The world faces a sustainable development crisis, and while most countries have strategies in place, they don’t have the cash to back them up. How far off track are we with the financing needed to support the UN’s 17 Sustainable Development Goals, ranging from quality education and health care to climate action and clean water?

Are markets becoming immune to disruptive geopolitics?

Are markets becoming immune to disruptive geopolitics?

There’s no escaping the intricate link between economics and geopolitics. Today, that link has become a crucial factor in investment decision-making, and who better to speak to that than Margaret Franklin, CEO of CFA Institute, a global organization of investment professionals? Franklin sat down with GZERO’s Tony Maciulis at a Global Stage event for the IMF-World Bank spring meetings this week.

AI at the tipping point: danger to information, promise for creativity

AI at the tipping point: danger to information, promise for creativity

Artificial intelligence is on everyone's mind these days. The potential for AI to mess up democracy is scary, but the truth is that it can also make the world a better place. So, are bots good or bad for us? We asked a few experts to weigh in during the Global Stage livestream conversation "Risks and Rewards of AI," hosted by GZERO in partnership with Microsoft at this year's World Economic Forum meeting in Davos, Switzerland.

How to protect elections in the age of AI

How to protect elections in the age of AI

GZERO Media, on the ground at the 2024 Munich Security Conference, held a Global Stage discussion on Feb. 17 entitled “Protecting Elections in the Age of AI.” We spoke with Brad Smith, vice chair and president of Microsoft; Ian Bremmer, president and founder of Eurasia Group and GZERO Media; Fiona Hill, senior fellow for the Center on the United States and Europe at Brookings; Eva Maydell, an EU parliamentarian and a lead negotiator of the EU Chips Act and Artificial Intelligence Act; Kersti Kaljulaid, the former president of Estonia; with European correspondent Maria Tadeo moderating. These thought leaders and experts discussed the implications of the rapid rise of AI amid this historic election year.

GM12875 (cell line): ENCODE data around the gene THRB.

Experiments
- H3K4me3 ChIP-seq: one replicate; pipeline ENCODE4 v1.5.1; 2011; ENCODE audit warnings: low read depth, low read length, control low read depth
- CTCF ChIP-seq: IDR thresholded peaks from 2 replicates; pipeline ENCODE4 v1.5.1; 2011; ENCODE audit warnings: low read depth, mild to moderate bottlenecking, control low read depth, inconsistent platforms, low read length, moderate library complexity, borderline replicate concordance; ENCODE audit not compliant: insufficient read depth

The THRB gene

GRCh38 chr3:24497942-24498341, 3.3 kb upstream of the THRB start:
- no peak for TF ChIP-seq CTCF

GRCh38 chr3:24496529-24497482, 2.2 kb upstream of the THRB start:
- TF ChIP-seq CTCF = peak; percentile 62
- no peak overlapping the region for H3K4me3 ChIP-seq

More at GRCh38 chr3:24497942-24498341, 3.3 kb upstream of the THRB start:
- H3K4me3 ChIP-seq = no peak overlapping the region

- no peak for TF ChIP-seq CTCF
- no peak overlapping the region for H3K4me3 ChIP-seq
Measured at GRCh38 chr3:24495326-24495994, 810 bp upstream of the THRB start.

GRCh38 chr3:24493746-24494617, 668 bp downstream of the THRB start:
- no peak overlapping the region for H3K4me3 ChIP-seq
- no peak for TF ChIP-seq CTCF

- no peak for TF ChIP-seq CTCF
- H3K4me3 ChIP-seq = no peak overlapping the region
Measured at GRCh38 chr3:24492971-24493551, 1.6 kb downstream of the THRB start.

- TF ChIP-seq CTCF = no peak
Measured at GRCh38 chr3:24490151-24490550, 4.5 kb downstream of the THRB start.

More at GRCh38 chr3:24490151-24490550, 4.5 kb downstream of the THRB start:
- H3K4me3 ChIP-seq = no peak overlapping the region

Why Africa's power partnership with the World Bank should attract investors

Why Africa's power partnership with the World Bank should attract investors

At the World Bank Group’s Spring Meetings this week, GZERO’s Tony Maciulis spoke to Lucy Heintz, Head of Energy Infrastructure at Actis Energy Fund, a global investment company focused on sustainability. Heintz expressed optimism in the announcement and explained the reasons why it could be attractive to investors.

How to tackle global challenges: The IMF & World Bank blueprint

How to tackle global challenges: The IMF & World Bank blueprint

The International Monetary Fund and World Bank’s Spring Meetings in Washington have told a tale of two economies: In the developed world, inflation is falling, and recession looks unlikely. But many of the world’s poorest countries are struggling under tremendous debt burdens inflated by rising interest rates that threaten to undo decades of development progress. That means these key lenders of last resort have their work cut out for them. But according to GZERO Senior Writer Matthew Kendrick, there's a proven model.

Digital Equity